What I Meant To Say
A Collective Critique of the Controversial Book
by the Wondering Women
Surrender: (A)musing Ideas
In the introduction to What I Meant to Say, Russel Smith’s contribution is described as consisting of “several steps sideways in his defence of bondage and his affection for women with flaws.” I presume this means that the reader – male or female – should take Mr Smith’s words with a pinch of salt. I briefly researched the author of the essay entitled “Surrender” and found out that Russell Smith is a well-known journalist, cultural commentator as well as the author of half a dozen books. He obviously fits into the profile of “Canada’s most thoughtful and articulate male writers” and the quality of his writing, including the way he expresses himself on the subject, is worth reading.
The book proposes a public glimpse of what its editor Ian Brown terms “the secret male psyche…open to men and women alike”. Let’s face it, anything to do with such a subject is bound to attract attention and hopefully (for the publishers) sell itself for both profit and increased enlightenment. What has this got to do with the article in question? Are the ideas and thoughts expressed by Russell Smith offering a glimpse into the secret male psyche? Or is this just his personal vision of the world – which is not necessarily the same thing.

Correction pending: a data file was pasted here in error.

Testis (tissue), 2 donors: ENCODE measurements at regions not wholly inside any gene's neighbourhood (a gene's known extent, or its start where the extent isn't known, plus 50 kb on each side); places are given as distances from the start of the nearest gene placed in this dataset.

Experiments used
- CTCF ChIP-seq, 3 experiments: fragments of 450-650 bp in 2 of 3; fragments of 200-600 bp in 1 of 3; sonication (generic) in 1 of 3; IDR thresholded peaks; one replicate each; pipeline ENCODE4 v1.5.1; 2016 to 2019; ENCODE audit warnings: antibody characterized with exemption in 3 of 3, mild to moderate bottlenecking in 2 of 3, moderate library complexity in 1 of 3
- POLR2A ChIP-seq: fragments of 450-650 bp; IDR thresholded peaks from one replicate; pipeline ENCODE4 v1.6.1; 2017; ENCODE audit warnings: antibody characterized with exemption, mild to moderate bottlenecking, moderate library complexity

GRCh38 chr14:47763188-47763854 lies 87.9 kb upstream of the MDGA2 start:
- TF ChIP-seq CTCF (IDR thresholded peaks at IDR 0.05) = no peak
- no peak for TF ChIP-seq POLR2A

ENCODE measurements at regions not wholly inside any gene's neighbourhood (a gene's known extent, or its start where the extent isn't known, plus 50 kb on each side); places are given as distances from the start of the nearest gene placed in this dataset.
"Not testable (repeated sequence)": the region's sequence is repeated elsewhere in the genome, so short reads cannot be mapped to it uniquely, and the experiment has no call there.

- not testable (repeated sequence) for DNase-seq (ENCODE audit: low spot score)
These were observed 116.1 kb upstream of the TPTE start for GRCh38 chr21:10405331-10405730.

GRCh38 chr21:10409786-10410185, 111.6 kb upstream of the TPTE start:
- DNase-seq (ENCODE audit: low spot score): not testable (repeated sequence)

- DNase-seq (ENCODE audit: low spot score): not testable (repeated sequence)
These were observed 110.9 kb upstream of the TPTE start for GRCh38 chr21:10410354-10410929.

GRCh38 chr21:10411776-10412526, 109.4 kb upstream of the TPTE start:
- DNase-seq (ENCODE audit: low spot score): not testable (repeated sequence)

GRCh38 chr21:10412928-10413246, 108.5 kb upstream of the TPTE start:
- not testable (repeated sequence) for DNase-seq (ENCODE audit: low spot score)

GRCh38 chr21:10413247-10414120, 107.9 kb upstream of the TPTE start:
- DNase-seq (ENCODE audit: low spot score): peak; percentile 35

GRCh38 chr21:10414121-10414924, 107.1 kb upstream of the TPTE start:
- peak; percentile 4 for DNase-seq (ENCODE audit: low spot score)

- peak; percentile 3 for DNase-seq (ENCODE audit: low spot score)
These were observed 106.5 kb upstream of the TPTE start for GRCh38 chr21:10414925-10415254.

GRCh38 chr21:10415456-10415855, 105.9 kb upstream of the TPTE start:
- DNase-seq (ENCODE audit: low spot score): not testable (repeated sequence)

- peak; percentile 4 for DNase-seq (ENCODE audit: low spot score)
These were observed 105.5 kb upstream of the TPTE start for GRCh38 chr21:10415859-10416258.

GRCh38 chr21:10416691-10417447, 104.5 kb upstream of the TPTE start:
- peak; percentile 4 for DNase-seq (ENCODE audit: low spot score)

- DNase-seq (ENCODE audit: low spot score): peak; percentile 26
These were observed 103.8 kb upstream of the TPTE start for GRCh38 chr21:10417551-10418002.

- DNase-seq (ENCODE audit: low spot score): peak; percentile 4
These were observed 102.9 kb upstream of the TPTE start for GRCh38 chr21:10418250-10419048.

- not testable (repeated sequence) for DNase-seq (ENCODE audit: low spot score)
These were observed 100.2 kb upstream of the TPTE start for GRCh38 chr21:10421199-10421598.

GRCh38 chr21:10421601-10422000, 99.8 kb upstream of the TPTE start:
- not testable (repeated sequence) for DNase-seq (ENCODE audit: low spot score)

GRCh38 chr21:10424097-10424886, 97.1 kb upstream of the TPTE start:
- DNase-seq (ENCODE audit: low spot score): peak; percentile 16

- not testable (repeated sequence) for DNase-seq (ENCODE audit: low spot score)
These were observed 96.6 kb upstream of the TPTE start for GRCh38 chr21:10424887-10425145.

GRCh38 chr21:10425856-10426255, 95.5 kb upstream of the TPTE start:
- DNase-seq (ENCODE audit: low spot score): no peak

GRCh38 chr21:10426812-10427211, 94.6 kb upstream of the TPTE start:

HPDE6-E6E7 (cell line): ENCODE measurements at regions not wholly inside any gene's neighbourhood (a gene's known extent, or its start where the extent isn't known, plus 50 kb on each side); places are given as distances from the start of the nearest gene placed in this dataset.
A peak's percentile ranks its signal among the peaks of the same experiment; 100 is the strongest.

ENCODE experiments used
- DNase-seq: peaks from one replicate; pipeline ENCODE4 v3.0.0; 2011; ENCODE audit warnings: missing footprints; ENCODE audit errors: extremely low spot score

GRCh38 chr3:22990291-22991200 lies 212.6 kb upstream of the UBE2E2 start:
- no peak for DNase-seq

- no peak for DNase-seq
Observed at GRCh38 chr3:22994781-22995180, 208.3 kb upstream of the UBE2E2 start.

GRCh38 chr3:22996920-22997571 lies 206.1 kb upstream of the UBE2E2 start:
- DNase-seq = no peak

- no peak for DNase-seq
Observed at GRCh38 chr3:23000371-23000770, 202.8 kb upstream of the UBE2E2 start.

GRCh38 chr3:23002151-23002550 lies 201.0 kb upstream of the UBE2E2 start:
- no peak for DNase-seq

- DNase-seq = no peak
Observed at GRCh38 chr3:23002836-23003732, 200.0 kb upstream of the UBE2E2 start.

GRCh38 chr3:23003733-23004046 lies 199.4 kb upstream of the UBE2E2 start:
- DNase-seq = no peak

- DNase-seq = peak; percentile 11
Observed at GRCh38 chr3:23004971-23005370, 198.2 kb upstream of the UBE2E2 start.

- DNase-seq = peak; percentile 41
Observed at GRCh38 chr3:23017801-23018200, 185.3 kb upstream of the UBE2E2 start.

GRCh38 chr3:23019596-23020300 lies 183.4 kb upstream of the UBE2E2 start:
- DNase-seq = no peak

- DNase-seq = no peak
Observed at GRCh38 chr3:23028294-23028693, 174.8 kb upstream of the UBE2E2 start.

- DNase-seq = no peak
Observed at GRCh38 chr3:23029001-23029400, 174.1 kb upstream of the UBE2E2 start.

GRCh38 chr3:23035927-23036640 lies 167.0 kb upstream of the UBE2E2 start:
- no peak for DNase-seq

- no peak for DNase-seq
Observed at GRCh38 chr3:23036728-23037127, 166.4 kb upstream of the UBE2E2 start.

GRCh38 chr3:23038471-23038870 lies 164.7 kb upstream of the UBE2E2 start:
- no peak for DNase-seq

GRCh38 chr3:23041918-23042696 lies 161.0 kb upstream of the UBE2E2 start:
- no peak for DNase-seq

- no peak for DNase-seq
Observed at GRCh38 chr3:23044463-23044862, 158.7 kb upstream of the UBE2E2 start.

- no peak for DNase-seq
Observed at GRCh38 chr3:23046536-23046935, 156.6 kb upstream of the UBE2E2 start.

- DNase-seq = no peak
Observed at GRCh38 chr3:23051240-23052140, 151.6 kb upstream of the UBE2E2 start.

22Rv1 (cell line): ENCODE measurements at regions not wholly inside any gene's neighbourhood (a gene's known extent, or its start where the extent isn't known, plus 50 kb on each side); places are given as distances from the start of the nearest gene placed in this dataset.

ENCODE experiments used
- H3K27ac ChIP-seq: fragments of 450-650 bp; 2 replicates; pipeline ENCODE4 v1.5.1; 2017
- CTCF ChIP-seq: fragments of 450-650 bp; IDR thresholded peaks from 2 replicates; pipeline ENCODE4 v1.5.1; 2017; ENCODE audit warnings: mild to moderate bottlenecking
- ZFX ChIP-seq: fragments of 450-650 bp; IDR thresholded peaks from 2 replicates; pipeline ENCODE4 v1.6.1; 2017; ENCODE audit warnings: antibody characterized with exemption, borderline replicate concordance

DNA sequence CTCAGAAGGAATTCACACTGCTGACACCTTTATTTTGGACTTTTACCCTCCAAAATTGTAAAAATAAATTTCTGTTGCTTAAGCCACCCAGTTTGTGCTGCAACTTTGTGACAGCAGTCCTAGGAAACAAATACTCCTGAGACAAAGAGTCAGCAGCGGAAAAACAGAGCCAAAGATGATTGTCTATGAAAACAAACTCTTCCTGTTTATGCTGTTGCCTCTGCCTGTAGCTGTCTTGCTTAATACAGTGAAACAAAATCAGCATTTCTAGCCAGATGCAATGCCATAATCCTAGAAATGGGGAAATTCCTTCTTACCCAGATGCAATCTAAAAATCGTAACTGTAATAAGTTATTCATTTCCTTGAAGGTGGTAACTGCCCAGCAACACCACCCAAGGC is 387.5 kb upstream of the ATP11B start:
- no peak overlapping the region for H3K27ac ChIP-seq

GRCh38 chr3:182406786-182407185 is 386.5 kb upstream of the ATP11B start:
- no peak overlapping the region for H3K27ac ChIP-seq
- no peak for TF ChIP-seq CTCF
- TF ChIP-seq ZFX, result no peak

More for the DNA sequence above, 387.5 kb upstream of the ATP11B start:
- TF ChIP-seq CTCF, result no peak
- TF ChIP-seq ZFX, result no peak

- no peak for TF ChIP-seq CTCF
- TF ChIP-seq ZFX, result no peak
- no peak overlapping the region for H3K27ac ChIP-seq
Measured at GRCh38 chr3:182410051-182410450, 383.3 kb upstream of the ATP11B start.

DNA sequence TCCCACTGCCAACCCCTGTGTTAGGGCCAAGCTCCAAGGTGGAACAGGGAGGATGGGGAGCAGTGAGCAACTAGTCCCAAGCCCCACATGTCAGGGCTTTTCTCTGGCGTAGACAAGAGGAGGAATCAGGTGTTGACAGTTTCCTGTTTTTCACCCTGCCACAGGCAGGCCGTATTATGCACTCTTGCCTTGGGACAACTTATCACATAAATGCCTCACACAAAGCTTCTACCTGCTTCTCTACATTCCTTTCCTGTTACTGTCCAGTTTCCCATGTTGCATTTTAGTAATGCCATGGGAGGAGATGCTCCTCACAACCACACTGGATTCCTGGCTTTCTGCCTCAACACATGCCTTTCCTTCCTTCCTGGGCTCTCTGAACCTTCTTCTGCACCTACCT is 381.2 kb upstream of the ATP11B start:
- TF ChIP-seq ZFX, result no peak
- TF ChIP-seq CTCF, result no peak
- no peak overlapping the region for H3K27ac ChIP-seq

Let’s look at the article in question. The title itself is quite a cliché, perhaps Mr Smith could have changed it, but what does the word “surrender” mean? According to the OED, it is defined as “hand over, relinquish possession of, esp. on compulsion or demand; give into another’s power or control.” Smith manages to stick to the topic of his essay and touches on various aspects of the idea of giving in to power and control.
The bondage theme is introduced with the author’s rather proud assertion that he wears leather cuffs – obviously the accoutrement par excellence of somebody interested in bondage. He writes, “these are not costume cuffs. They are stiff and heavy, and… will support your body weight if you somehow get hung from a ceiling.” Russel Smith writes that he wants to “stand out on stage” and he candidly admits that the wearing of these special accessories adds to and builds up his performance on stage and gives him some sort of edge with regard to attracting women. He appears to be aware of the connotations of the power he has over women in this type of situation, where he is playing out a role in front of a willing or eager audience. Performing seems to be is a good way for him to meet women since he happily acknowledges that many women from the audience were keen to try his cuffs on & even take on some “flogging workshops”. I unfortunately didn’t attend his presentation and furthermore, there is no mention as to how many people attended the event. I think that a few granules of salt can be added on this point.